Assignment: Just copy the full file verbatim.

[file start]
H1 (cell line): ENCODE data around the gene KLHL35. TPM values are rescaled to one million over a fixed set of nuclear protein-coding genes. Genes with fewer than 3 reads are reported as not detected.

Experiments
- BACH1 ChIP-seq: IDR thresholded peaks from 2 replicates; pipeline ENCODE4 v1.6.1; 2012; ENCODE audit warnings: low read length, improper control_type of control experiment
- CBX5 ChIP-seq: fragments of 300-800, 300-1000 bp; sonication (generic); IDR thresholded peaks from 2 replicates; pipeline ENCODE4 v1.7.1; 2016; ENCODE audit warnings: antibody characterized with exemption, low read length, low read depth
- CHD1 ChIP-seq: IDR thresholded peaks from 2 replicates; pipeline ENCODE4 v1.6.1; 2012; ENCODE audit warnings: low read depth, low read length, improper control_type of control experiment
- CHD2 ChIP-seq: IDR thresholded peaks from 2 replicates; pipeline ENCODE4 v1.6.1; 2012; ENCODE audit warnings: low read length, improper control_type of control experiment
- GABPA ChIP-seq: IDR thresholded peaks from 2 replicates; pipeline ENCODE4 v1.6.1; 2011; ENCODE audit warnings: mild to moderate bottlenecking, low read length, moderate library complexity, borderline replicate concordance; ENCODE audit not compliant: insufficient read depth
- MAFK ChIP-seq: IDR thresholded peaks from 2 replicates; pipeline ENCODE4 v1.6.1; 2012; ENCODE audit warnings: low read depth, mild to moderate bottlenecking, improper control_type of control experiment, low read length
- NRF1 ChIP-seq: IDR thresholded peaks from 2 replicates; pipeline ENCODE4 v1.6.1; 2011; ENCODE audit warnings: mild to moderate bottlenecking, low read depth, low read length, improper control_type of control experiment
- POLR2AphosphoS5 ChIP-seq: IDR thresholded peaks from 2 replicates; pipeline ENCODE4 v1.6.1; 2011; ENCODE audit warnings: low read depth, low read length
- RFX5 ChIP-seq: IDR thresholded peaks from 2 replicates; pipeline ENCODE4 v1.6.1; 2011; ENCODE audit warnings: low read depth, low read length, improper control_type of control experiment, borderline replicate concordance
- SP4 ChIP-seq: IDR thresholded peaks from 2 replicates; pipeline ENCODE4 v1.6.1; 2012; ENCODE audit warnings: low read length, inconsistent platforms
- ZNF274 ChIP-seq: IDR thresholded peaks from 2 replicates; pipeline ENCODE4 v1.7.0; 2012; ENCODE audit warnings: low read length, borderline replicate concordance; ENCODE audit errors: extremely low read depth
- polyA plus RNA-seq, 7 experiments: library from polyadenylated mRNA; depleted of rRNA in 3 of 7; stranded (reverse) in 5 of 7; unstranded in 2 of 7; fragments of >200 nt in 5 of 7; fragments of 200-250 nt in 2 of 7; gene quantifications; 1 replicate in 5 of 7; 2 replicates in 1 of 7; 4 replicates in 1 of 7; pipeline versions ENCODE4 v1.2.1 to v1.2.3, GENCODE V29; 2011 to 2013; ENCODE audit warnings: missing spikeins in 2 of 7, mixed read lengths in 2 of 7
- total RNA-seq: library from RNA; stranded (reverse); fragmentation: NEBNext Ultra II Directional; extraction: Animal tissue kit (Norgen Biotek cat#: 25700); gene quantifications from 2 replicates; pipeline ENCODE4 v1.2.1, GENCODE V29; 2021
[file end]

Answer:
H1 (cell line): ENCODE data around the gene KLHL35. TPM values are rescaled to one million over a fixed set of nuclear protein-coding genes. Genes with fewer than 3 reads are reported as not detected.

Experiments
- BACH1 ChIP-seq: IDR thresholded peaks from 2 replicates; pipeline ENCODE4 v1.6.1; 2012; ENCODE audit warnings: low read length, improper control_type of control experiment
- CBX5 ChIP-seq: fragments of 300-800, 300-1000 bp; sonication (generic); IDR thresholded peaks from 2 replicates; pipeline ENCODE4 v1.7.1; 2016; ENCODE audit warnings: antibody characterized with exemption, low read length, low read depth
- CHD1 ChIP-seq: IDR thresholded peaks from 2 replicates; pipeline ENCODE4 v1.6.1; 2012; ENCODE audit warnings: low read depth, low read length, improper control_type of control experiment
- CHD2 ChIP-seq: IDR thresholded peaks from 2 replicates; pipeline ENCODE4 v1.6.1; 2012; ENCODE audit warnings: low read length, improper control_type of control experiment
- GABPA ChIP-seq: IDR thresholded peaks from 2 replicates; pipeline ENCODE4 v1.6.1; 2011; ENCODE audit warnings: mild to moderate bottlenecking, low read length, moderate library complexity, borderline replicate concordance; ENCODE audit not compliant: insufficient read depth
- MAFK ChIP-seq: IDR thresholded peaks from 2 replicates; pipeline ENCODE4 v1.6.1; 2012; ENCODE audit warnings: low read depth, mild to moderate bottlenecking, improper control_type of control experiment, low read length
- NRF1 ChIP-seq: IDR thresholded peaks from 2 replicates; pipeline ENCODE4 v1.6.1; 2011; ENCODE audit warnings: mild to moderate bottlenecking, low read depth, low read length, improper control_type of control experiment
- POLR2AphosphoS5 ChIP-seq: IDR thresholded peaks from 2 replicates; pipeline ENCODE4 v1.6.1; 2011; ENCODE audit warnings: low read depth, low read length
- RFX5 ChIP-seq: IDR thresholded peaks from 2 replicates; pipeline ENCODE4 v1.6.1; 2011; ENCODE audit warnings: low read depth, low read length, improper control_type of control experiment, borderline replicate concordance
- SP4 ChIP-seq: IDR thresholded peaks from 2 replicates; pipeline ENCODE4 v1.6.1; 2012; ENCODE audit warnings: low read length, inconsistent platforms
- ZNF274 ChIP-seq: IDR thresholded peaks from 2 replicates; pipeline ENCODE4 v1.7.0; 2012; ENCODE audit warnings: low read length, borderline replicate concordance; ENCODE audit errors: extremely low read depth
- polyA plus RNA-seq, 7 experiments: library from polyadenylated mRNA; depleted of rRNA in 3 of 7; stranded (reverse) in 5 of 7; unstranded in 2 of 7; fragments of >200 nt in 5 of 7; fragments of 200-250 nt in 2 of 7; gene quantifications; 1 replicate in 5 of 7; 2 replicates in 1 of 7; 4 replicates in 1 of 7; pipeline versions ENCODE4 v1.2.1 to v1.2.3, GENCODE V29; 2011 to 2013; ENCODE audit warnings: missing spikeins in 2 of 7, mixed read lengths in 2 of 7
- total RNA-seq: library from RNA; stranded (reverse); fragmentation: NEBNext Ultra II Directional; extraction: Animal tissue kit (Norgen Biotek cat#: 25700); gene quantifications from 2 replicates; pipeline ENCODE4 v1.2.1, GENCODE V29; 2021